2. Have a standard approach that gives consistent results
  3. Monitor over time as safety issues change as the context changes


Develop and implement key action plans:

  1. Determine level of risk
  2. Use a variety of actions steps as they seem relevant to the individual student given the evaluation
  3. Use preventative steps as well as disciplinary or support steps
  4. Determine who will complete and follow up with various steps of the action plan
  5. Monitor ongoing progress of the plan in a systemic way at the BCT meetings


Document information and case management plan:

  1. Document student actions and information
  2. Document action plan details in minutes of BCT meetings (minutes include the student’s name, student ID number, a brief summary of the issue, and notation of the action steps and responsibility for completing them)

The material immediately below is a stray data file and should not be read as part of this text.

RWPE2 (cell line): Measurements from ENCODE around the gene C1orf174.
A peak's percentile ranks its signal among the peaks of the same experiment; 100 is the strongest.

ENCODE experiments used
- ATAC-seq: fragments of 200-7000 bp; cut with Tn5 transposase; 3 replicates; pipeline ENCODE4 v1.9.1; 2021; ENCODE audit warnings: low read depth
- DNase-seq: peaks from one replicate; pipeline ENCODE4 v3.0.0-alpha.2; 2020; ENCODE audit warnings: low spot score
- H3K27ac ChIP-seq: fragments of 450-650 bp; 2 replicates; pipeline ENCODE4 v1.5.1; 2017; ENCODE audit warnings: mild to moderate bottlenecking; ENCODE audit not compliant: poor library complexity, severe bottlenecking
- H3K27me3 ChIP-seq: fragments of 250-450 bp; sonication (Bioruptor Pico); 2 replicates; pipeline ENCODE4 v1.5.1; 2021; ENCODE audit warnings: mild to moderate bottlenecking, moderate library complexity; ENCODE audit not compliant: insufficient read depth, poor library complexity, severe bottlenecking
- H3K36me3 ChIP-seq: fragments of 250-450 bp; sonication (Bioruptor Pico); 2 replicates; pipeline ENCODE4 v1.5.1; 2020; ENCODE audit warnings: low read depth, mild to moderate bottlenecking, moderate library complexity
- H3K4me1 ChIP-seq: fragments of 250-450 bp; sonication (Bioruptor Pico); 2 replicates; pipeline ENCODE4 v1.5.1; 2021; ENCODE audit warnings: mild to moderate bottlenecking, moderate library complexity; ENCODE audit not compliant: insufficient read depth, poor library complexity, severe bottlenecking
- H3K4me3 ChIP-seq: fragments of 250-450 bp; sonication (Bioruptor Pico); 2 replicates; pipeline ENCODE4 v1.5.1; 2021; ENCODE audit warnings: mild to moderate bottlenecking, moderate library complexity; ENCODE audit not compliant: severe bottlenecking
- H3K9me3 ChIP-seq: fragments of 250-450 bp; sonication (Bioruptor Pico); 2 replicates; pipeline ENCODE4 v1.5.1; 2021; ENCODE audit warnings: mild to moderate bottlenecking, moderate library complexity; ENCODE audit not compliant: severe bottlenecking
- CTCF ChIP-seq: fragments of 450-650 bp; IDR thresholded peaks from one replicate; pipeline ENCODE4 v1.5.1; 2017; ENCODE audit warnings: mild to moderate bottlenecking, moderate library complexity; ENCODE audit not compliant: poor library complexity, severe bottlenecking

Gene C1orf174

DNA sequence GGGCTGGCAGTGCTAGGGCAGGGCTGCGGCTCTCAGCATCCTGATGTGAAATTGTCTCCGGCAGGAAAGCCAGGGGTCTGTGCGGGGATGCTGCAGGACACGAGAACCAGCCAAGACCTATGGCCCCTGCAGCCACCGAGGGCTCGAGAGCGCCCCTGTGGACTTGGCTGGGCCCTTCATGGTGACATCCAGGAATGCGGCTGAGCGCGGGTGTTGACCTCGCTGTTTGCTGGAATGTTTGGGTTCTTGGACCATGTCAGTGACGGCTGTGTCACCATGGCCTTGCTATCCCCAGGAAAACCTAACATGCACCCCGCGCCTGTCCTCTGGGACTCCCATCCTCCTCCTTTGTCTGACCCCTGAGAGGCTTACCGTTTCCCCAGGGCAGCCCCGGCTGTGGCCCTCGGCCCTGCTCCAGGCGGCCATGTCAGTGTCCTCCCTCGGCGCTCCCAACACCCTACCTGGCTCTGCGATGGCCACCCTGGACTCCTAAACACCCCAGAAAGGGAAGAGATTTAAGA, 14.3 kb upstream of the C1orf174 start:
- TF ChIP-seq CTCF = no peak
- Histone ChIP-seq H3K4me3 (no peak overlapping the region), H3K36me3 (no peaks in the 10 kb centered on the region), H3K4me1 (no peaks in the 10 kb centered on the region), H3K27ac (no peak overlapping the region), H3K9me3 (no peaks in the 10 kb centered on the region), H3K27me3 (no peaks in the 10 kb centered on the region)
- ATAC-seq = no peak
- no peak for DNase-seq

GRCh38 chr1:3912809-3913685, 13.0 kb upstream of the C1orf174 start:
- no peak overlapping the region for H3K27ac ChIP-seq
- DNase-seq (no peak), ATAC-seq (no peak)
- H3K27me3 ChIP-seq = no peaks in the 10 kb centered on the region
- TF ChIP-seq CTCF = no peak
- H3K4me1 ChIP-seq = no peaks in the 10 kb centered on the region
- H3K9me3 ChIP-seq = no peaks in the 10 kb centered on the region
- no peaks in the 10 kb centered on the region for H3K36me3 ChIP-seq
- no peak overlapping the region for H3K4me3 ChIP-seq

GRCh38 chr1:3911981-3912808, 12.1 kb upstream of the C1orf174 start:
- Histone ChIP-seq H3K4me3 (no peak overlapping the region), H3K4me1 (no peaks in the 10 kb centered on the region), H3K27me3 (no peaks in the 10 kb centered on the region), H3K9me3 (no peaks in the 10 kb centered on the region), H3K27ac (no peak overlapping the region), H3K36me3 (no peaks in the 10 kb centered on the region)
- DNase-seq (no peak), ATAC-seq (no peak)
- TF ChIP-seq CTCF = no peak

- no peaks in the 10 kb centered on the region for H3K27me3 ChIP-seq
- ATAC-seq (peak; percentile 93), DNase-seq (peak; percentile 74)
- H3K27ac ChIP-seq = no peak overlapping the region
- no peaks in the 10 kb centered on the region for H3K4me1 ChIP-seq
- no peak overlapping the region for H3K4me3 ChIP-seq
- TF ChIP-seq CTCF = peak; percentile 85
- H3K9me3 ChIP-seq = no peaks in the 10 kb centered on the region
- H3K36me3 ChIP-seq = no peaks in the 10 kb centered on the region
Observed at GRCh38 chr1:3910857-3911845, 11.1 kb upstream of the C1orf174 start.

3. Document ongoing monitoring of the action plan in minutes of BCT meetings (minutes include the student’s name, student ID number, a brief summary of the issue, and notation of the monitoring activity of the action steps)


Operational System

A consistent system for managing a threat assessment policy helps ensure consistent action, increased safety for the community, and increased fairness for the student of concern.

  1. BCT meets regularly – bi-weekly, 9 months a year, flexible times as needed in the summer
  2. BCT may be convened on an as needed basis if the situation needs immediate attention. The BCT will be convened upon the recommendation of any member of the team
  3. Meeting starts with new issues of student concern
  4. After new issues have been addressed, monitoring of old issues occurs
  5. Preventive issues are addressed after current student issues are addressed
  6. The process will be reviewed annually and improved as needed to fill in gaps